Opinion

Why We Need a Decentralized Autonomous Space Agency

Everyone should have the chance to explore the stars.

Giulio Prisco

Immagine: Shutterstock

Giulio Prisco is a futurist, theoretical physicist, and computer scientist. He writes about science, technology, and the future. He's also a cofounder of Space Cooperative.

Last month, theoretical physicist Stephen Hawking called for re-igniting and accelerating the space program to "elevate humanity" and give people a sense of purpose. "I am convinced that humans need to leave Earth," he said.

I share Hawking's conviction that expanding beyond Earth is our cosmic destiny. But it's been 45 years since man last walked on the Moon. Surely there must be something wrong with the way the world is approaching space.

To me, what's wrong is that wealthy governments and corporations have a monopoly on the last frontier. Big government is only interested in gaining power, and big business is only interested in obtaining government contracts. I think there's another way to reach the stars. The new space makers aren't major businesses, and don't care about pleasing governments.

What we need is a decentralized space agency that leverages new technologies like crypto-payment systems and open distributed manufacturing.

After reading "How to Make a Spaceship — A Band of Renegades, an Epic Race, and the Birth of Private Spaceflight," by Julian Guthrie, I longed to hack space hardware under clear Mojave skies in California. The nonfiction book tells the story of SpaceShipOne, the first nongovernmental manned spacecraft, which flew to space in 2004. SpaceShipOne was a good start, but I think we can do even better.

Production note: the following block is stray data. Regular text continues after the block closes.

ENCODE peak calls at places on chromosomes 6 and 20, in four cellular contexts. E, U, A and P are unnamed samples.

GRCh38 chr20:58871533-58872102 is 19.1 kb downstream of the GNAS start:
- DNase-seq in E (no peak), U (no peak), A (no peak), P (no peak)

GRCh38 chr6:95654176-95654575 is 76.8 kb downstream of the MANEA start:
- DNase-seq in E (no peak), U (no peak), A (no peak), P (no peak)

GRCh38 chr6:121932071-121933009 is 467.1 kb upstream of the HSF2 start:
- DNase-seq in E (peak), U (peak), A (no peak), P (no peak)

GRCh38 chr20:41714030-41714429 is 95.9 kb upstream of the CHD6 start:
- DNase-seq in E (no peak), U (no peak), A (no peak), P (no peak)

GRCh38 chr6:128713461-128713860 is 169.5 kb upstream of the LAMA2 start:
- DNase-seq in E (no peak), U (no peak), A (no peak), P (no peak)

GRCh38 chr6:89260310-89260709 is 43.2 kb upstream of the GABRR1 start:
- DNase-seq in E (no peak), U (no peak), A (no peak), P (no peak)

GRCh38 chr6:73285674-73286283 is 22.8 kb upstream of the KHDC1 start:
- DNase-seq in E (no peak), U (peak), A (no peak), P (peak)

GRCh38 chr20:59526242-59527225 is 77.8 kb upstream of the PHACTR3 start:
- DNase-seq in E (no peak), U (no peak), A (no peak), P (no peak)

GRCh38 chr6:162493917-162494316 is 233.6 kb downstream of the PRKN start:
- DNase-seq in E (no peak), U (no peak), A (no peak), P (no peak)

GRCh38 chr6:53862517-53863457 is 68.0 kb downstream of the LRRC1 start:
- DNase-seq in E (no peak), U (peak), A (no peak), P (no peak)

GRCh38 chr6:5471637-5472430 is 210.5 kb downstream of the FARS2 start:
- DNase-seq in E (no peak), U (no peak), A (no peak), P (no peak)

You see, not everyone lives in Mojave. What about that girl in the middle of an African state, or that Polynesian boy? If they look at the stars and want to get there, chances are they have something to contribute.

"To leave Earth demands a concerted global approach, everyone should join in," said Hawking. "We need to rekindle the excitement of the early days of space travel in the 60s."

In "A Virtual World Space Agency," I proposed ways to revitalize global enthusiasm for space and let everyone join in. I envisioned space makers all over the planet cooperating online, swapping designs for 3D-printed space hardware, and sharing test results. 3D printing is a truly innovative technology—today, it permits printing military-grade and space-qualified hardware, and tomorrow it could smoothly evolve into molecular nanotechnology. The road to 3D printing spacecraft is open.

How can this work in practice? By utilizing blockchain technology (yes, bitcoin and all that). I won't bore you with ethereum smart contracts, ICOs, and crypto-token economies—it's enough to say that modern crypto can enable open Decentralized Autonomous Organizations (DAOs) with ultra-streamlined operations and smart mechanisms for fundraising and compensation.

This technology is exactly what is needed to allow a global community of space professionals and enthusiasts to efficiently collaborate on ambitious next-generation space projects. A Space DAO could reboot bitter wage slaves and turn them into enthusiastic freelancers on the road to the stars.

A few months ago I created a Facebook group to move the idea forward. The project is now part of Space Cooperative, a worker-owned cooperative that is developing a crowdsourced approach to settling the space frontier.

"Decentralization is the only way to truly create a global space agency," said Space Cooperative's co-founder Yalda Mousavinia in an interview over Facebook. "Such an agency can in fact unite humanity as we all learn to live and work in harmony, to reach the stars as is our destiny."

Yalda gave a talk at a recent virtual workshop, alongside science fiction superstar David Brin. The general spirit of the workshop was that new methods of social cooperation—such as DAOs and platforms for creating virtual worlds like High Fidelity—have an important role to play in our space futures.

One of Yalda's side projects, which is still on the drawing board, is a live-in Mojave desert community of space makers. But if you don't care for scorpions and snakes, you'll be able to join Space Cooperative virtually and actively participate in future space adventures.

I think an open, decentralized, crowdsourced space agency is an idea whose time has come. It will help us develop new ways to reach and settle far-away planets and beyond, and also new ways to work together here on Earth.